Touching your goodness, I am like a man
Who turns a letter over in his hand,
And you might think that this was because the hand
Was unfamiliar but, truth is, the man
Has never had a letter from anyone;
And his is both afraid of what it means
And ashamed because he has no other means
To find out what is says than to ask someone.
His uncle could have left the farm to him, or
his parents died before he sent them word,
Or the dark girl changed and want him for beloved.
Afraid and letter-proud, he keeps it with him.
What would you call his feeling for the words
That keep him rich and orphaned and beloved?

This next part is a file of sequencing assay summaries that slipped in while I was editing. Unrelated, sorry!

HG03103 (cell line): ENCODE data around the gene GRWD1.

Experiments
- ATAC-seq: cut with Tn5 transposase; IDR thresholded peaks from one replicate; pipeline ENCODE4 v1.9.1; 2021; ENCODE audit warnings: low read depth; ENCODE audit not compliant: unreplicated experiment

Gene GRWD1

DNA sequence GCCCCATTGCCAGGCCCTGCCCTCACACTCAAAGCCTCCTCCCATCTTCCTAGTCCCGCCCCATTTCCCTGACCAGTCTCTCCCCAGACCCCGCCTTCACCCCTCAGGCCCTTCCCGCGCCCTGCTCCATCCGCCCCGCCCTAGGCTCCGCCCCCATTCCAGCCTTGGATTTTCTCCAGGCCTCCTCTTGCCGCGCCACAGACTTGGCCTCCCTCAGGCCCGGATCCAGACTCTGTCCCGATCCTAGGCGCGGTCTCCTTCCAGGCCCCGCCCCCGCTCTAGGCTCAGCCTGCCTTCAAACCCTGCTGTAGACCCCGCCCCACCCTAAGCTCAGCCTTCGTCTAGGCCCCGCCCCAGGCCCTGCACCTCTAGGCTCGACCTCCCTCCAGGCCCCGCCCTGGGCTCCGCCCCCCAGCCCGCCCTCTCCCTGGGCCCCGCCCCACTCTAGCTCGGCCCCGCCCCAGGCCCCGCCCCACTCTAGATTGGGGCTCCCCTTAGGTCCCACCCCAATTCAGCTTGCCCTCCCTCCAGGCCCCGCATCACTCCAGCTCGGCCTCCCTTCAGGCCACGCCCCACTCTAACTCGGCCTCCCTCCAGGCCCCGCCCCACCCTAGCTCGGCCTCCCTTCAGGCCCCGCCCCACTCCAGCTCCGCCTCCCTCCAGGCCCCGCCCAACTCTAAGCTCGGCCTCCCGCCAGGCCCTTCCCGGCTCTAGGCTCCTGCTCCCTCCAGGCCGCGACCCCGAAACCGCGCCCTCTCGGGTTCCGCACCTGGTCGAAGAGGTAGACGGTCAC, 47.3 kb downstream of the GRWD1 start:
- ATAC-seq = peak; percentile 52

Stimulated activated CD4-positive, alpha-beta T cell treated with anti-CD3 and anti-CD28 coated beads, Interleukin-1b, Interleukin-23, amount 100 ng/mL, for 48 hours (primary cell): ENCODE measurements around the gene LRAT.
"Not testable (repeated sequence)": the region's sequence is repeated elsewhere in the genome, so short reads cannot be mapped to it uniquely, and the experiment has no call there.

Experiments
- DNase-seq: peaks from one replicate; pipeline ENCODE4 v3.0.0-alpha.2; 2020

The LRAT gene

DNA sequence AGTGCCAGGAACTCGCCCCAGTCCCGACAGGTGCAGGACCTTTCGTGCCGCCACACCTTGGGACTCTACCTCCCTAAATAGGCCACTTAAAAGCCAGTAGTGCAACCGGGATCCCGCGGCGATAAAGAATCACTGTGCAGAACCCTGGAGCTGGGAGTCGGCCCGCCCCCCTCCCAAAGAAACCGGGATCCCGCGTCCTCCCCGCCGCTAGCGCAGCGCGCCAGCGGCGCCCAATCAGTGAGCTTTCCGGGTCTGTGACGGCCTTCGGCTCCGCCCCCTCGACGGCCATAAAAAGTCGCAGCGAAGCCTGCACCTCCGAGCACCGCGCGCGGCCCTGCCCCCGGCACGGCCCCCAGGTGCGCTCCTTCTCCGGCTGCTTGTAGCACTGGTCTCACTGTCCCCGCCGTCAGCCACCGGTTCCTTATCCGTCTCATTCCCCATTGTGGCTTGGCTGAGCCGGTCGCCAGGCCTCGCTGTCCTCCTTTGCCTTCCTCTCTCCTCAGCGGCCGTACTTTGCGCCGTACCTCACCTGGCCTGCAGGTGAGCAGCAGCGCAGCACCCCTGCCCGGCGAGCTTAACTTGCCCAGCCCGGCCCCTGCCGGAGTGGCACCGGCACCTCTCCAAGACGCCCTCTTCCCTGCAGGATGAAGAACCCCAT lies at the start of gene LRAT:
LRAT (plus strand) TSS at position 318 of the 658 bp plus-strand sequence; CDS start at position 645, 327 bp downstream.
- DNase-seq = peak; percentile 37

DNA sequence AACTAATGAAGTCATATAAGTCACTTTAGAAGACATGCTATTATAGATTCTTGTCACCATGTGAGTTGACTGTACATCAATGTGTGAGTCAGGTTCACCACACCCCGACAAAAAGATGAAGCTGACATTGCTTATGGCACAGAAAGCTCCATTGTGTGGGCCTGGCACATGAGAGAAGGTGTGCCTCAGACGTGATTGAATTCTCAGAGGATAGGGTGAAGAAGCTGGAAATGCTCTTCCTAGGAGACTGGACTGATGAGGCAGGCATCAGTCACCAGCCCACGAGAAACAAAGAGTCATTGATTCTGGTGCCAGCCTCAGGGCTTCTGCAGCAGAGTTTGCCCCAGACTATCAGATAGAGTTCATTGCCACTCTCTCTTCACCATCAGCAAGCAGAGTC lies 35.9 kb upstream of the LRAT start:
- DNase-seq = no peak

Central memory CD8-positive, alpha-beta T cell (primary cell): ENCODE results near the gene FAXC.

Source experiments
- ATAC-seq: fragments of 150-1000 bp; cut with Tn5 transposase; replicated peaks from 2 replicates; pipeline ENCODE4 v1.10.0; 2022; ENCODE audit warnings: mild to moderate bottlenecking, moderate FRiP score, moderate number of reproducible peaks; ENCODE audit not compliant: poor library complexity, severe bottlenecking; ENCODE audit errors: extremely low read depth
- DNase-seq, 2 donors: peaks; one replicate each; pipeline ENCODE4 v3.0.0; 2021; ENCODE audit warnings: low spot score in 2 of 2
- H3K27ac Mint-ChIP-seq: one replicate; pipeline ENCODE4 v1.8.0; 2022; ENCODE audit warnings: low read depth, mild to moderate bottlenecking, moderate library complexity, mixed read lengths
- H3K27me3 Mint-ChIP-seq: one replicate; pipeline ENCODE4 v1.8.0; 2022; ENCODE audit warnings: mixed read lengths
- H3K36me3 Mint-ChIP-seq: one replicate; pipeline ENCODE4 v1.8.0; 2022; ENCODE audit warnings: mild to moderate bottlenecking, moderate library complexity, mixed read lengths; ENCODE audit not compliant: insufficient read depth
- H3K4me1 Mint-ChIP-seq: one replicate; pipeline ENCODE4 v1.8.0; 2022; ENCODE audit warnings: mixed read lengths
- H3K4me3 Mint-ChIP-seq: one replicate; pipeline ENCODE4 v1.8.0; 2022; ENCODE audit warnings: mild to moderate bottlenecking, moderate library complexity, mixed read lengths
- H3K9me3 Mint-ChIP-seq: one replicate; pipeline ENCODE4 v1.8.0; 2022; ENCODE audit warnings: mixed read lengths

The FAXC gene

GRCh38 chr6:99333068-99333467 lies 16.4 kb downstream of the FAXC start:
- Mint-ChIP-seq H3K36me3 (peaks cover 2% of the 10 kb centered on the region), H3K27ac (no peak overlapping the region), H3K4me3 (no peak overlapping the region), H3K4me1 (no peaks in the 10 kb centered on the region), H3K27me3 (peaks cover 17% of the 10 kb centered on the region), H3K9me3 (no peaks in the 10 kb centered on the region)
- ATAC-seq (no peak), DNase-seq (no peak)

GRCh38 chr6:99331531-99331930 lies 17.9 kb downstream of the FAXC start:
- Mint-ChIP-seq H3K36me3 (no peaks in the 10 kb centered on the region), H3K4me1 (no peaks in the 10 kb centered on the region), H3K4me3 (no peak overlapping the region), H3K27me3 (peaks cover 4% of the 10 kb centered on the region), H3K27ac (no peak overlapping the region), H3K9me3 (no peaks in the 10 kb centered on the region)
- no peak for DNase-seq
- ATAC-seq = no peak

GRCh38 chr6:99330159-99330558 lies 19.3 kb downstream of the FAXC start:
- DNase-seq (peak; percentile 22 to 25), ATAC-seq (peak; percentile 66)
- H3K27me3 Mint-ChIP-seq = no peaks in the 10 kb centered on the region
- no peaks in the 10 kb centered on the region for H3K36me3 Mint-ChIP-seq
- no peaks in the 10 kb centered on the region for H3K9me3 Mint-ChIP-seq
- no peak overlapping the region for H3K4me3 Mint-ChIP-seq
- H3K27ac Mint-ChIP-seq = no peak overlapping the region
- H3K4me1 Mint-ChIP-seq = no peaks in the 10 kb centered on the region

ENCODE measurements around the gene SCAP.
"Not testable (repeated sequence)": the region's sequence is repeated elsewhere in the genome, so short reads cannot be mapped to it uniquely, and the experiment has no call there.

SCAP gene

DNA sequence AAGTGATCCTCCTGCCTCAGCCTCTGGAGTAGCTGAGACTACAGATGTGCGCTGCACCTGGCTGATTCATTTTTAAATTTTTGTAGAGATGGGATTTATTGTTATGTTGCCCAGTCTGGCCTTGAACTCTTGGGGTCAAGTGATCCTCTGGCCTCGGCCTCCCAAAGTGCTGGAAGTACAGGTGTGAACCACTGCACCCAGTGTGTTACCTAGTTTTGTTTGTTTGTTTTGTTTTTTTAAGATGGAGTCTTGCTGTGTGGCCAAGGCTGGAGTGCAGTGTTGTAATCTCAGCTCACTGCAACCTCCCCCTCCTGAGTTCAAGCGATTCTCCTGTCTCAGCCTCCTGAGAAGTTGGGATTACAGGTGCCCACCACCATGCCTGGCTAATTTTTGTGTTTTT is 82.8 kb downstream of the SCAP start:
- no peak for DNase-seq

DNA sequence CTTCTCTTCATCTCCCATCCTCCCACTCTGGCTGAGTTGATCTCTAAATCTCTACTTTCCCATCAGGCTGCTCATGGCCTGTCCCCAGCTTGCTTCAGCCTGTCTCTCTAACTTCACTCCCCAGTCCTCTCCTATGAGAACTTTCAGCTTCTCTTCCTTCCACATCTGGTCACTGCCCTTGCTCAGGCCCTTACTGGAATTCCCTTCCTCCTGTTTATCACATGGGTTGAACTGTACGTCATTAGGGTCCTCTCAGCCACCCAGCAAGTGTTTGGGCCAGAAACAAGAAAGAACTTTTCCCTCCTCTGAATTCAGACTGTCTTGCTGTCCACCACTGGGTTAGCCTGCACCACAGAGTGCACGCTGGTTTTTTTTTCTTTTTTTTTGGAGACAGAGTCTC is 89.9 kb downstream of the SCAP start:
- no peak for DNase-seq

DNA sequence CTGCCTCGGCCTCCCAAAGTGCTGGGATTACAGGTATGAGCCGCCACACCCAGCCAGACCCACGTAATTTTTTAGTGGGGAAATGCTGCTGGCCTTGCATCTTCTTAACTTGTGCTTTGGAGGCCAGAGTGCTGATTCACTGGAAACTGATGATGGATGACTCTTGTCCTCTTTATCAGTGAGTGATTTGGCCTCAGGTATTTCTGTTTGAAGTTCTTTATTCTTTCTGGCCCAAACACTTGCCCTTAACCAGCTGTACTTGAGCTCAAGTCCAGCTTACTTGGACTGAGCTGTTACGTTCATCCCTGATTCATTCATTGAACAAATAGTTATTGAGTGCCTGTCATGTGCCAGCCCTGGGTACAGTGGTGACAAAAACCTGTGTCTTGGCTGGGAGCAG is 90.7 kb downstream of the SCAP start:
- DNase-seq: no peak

The more often I read this sonnet by William Meredith, the more exquisite it seems. I memorized the poem last year for Poetry Out Loud! and still it takes my breath away. The simile is so rich and apt and closely developed that you almost forget that this is about someone touching someone - or something - they adore.
The sonnet dead? Fie!
I do wish Meredith were still around so I could thank him.